Social Work

March 27, 1998

Social Work Profession Celebrates 100 Years

By Robin Droegenmueller
UW-RF News Bureau

Many of the benefits some Americans take for granted-child labor laws, the minimum wage, health care, unemployment insurance, social security-came about because social workers saw injustice in these areas and fought for change.

March is social work month, and this year marks the celebration of the 100th anniversary of social work as a profession in the United States.

The profession of social work has changed over time, especially in the educational requirements and legal regulation for social workers that is now required in all 50 states, according to Ruth Kalms, associate professor of the UW-River Falls social work program.

These and other changes have been made to more adequately address the needs of people and groups, says Kalms. Additionally, a code of ethics has been developed as the cornerstone of the profession. The code describes what workers must and must not do, from values to implementation of programs and service.

According to the UW-RF social work program, social work is planned, purposeful intervention, based on professional knowledge, values, and skill that is aimed at both individual and social change.

Social workers seek to strengthen and improve the ability of people and systems to cope with the problems they face while promoting improvements in the social environment that will enable human needs to be more adequately met.

Social workers are involved in wide-ranging tasks in many different public and private areas. They deal with troubled children and families, organize communities for change, conduct research, and administer social programs.

According to Kalms, social workers can be found almost any place where people and organizations come together: from family counseling to mental health centers, from nursing homes to prisons, from corporations to community organizations.

Students from UW-RF's accredited social work program graduate with a Bachelor of Social Work degree and the training to prepare them to become beginning level social workers in all types of agencies, says Kalms.

To prepare for the challenges of social work, UW-RF students spend their senior year participating in a two-semester fieldwork experience and a research project in addition to classes.

Kalms says many seniors have social work jobs lined up before they finish school, as did one third of the students last year.

Jonathan Platson, a UW-River Falls junior social work major from Roberts and co-president of the UW-RF Social Work Association, will begin his field work next fall.

Typical of major, Platson is already well on his way to a successful social work career. He began volunteering in 1996 at the River Falls Turning Point, a shelter for victims of domestic abuse. He now facilitates a support group for children while their mothers attend a self-esteem session.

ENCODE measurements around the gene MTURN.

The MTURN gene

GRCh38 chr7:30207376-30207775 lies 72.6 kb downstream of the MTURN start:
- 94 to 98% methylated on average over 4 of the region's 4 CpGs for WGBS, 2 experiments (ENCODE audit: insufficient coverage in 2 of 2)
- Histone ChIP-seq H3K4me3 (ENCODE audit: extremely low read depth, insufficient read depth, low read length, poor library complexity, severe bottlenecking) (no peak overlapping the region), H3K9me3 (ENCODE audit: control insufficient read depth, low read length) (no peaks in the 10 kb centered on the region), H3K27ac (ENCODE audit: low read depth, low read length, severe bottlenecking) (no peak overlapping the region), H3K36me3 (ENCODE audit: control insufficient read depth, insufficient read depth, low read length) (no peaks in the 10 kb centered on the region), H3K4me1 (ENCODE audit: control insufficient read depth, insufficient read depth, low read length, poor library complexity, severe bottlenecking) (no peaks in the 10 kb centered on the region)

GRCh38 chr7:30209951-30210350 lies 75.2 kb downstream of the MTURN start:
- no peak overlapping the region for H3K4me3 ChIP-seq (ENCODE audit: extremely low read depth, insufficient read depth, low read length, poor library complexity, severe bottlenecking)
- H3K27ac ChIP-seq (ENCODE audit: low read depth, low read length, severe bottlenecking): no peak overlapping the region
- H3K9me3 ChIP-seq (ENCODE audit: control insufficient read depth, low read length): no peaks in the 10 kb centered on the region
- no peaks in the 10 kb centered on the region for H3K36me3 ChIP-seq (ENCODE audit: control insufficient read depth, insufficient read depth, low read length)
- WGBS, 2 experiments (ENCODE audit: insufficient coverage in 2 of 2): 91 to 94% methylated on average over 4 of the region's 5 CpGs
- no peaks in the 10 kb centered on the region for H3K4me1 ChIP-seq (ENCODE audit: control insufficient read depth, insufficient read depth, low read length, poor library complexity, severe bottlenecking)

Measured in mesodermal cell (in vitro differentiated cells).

He also works with a program involving families and schools in River Falls that helps children who have problems in school.

His most recent job adds work experience with the Pierce County Family Community Partnership, a pioneer program designed to reduce the time children spend in out-of-home placements such as foster care.

As part of the in-home services committee, Platson participates as a mentor for a child. This has given him a valuable behind-the-scenes look at the social work profession in action, including interviews with the family and case discussion meetings.

Platson says he enjoys the job variety social work offers and the challenge of helping people. "Everyone is different," he says. "You need to start at different places with each person."

As a basic framework, says Kalms, social workers learn to view issues, concerns, and problems by looking at all systems involved, rather than by isolating one person.

After making an assessment of a family, group, or individual's situation, the social worker meets with the client to develop a contract and make a plan in which goals and objectives are to be accomplished to meet the client's needs.

There is never a typical day for social workers, according to Kalms, and, as Platson says, it's not a nine-to-five job. A worker's focus is always on the client's needs. Workers attempt to keep schedules, but often situations arise that require immediate response or work beyond typical hours.

According to Kalms, professional social workers need to understand the interrelationships between systems and have a realistic view of their job. They must maintain a balance between their personal expectations and occupational limits and be willing to seek outside help from supervisors and colleagues.

While professional workers recognize their limits, they also work within those limits to push for needed changes in laws, systems, and groups, in order to make a difference in the lives of others, Kalms says.

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